Chile v Peru: Alexis Sanchez leads a tortured trio revitalised by Copa America
Peru captain Paolo Guerrero and Chile midfielder Eduardo Vargas the other players to put recent issues in the past to help their sides reach the semi-finals
Four months ago, had you asked Paolo Guerrero, the captain of Peru, or Alexis Sanchez and Eduardo Vargas, Chile’s first and second all-time leading goalscorers, how ready they felt for a run to the final of the 2019 Copa America, you might have drawn a bullish answer.
But you would have doubted them. None were in much of a state of mind to entertain the idea that, come July, they could be 90 minutes away from contesting the championship of their continent.
Guerrero, who turned 35 in January, had not played any competitive football since the previous summer when he scored his 35th goal for his country in the last match of their only adventure at a World Cup finals during his lifetime.
Guerrero had only been allowed to play in Russia, where Peru were eliminated at the group stage, at the last moment, a controversial doping ban having been temporarily lifted on appeal.
The suspension then resumed in August and kept him from playing for his country or for his Brazilian club, Internacional, until the following April.
Vargas, meanwhile, all but assumed his international career, one that had extended to 78 caps and included a starring spearhead role in Chile’s successive Copa America victories of 2015 and the Centenario edition of 2016, was over.
Since Chile had appointed the worldly Colombian Reinaldo Reina as manager, Vargas, 29, had heard only frosty messages from the new boss. He had not been called up for the national squad for a year, despite netting goals regularly for his Mexican club Tigres.
As for Sanchez, 30, where to begin? For the former dazzling dynamo of Chile’s so-called golden generation, the decline in the period since he moved from Arsenal to Manchester United in the new year of 2018 has become an unfathomable saga.
By March it was reaching a nadir: he was drawing the highest salary at English football’s most fabled club and yet he reached the last stage of United’s fractured season used more often from the bench than the starting XI, and was even further marginalised by hamstring and knee injuries.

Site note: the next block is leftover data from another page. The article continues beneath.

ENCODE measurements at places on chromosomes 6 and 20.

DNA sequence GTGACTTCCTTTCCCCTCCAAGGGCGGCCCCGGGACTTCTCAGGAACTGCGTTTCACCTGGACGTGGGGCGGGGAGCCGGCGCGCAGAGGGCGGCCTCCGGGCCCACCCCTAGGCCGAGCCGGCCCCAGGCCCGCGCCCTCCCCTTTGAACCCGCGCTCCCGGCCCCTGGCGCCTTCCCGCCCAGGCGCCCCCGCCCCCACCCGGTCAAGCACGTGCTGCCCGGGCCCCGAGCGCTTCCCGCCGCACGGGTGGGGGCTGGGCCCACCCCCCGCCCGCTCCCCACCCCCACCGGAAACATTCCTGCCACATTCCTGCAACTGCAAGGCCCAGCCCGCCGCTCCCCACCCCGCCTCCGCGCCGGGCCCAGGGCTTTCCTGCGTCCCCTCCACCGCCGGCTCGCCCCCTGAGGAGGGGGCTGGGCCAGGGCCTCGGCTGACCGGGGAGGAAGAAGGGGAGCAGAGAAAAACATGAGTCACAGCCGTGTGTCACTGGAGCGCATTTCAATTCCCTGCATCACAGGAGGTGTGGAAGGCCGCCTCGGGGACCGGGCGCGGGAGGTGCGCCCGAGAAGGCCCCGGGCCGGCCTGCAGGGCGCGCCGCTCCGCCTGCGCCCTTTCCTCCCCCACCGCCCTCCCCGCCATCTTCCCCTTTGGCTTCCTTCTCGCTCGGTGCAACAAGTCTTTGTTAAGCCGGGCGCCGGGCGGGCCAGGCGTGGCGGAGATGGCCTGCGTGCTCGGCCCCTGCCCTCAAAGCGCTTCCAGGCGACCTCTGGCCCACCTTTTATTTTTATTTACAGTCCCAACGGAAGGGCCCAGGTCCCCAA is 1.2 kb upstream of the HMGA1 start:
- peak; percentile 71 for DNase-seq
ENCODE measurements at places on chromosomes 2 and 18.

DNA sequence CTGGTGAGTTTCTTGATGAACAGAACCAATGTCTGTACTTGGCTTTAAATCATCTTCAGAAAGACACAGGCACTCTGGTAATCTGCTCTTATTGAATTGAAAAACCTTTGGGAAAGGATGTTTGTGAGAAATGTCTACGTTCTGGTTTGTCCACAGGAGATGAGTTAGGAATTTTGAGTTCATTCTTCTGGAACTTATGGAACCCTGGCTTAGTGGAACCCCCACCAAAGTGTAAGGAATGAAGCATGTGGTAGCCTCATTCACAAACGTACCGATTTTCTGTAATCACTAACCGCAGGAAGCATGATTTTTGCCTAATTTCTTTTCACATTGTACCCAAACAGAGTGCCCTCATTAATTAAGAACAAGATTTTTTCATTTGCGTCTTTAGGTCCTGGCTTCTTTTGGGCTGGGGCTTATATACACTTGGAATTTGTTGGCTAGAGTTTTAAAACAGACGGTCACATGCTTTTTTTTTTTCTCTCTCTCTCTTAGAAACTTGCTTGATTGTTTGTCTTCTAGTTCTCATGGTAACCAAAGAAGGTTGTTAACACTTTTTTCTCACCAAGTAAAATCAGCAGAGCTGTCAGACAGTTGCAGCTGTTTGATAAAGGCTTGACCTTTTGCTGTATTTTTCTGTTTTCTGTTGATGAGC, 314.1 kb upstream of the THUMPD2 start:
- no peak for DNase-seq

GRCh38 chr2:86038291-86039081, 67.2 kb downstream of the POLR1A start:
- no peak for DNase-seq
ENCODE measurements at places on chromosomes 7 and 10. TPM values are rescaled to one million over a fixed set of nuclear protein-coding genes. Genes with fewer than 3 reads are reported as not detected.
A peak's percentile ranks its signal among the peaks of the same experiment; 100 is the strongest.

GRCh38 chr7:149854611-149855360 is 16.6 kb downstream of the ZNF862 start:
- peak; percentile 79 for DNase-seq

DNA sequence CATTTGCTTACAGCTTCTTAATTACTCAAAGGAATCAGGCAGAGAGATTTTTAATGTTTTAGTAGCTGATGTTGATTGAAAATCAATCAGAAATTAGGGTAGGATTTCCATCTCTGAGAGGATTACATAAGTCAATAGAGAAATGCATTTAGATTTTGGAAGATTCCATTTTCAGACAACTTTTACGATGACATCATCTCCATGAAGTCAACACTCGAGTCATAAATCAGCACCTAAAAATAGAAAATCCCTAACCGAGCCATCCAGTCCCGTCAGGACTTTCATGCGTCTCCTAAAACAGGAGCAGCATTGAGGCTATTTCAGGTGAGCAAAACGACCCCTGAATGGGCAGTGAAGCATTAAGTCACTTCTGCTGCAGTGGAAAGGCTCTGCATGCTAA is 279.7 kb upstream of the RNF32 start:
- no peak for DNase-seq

Fast forward to this July in Brazil, and this tortured trio have been revitalised. Ahead of Wednesday night’s Copa semi-final between Chile and Peru in Porto Alegre, Vargas has scored two of Chile’s six goals in the tournament, a pair of strikes notable for the sweet timing of boot on ball. He does not look like a man out of sync with his national team, though he was only recalled after his long absence by Rueda last month.
Sanchez has scored twice, too - that is as many goals as he registered for United across all competitions last season. Against Japan in the opening 4-0 win by the defending champions, he thumped in a diving header and, in the 2-1 win over Ecuador, an elegant half-volley, from some 15 yards out.
Best pictures from Peru's quarter-final win over Uruguay
These were not the work of the Sanchez who has been wandering, chaotically, into the wrong spaces for much of his time on the pitch with United. These were confident, purposeful interventions.
“He feels happy in this environment,” says Rueda, who watched Sanchez clinch the quarter-final by converting the last penalty in a perfect round of Chilean spot-kicks after a 0-0 draw over 90 minutes against Colombia. Vargas had converted the second.
Earlier that day Guerrero put Peru ahead in the shoot-out that resolved their deadlocked quarter-final against Uruguay, on his 91st cap for his country.
Guerrero’s 36th international goal, meanwhile, had launched the comeback from 1-0 down against Bolivia in the second group match. It finished 3-1, and took Peru to the four points they needed to come out of their group.
With their goals in Brazil, Vargas and Guerrero, on 12 each, are jousting to be the leading scorers, among players still active, in the history of Copa America final tournaments. That’s one duel to enliven Wednesday night’s contest.
There is also a fresh grudge to the so-called ‘Pacific Clasico’. Chileans recall the events of late 2017, when Peru snatched the last of South America’s qualifying places for the Russia World Cup, and Chile were left shy by narrow goal difference on the last day of the round-robin. Peru and Colombia had drawn their match 1-1, a result that maintained both teams in positions above Chile.
The game is now notorious, dubbed by Chileans as the ‘Lima Pact’. Some Peru players later acknowledged that in the final moments of their fixture, there had been whispered suggestions passed between rival Peruvian and Colombian players that they could all ease up, knowing that, with a draw, neither could be caught up by Chile.
Updated: July 3, 2019 10:02 AM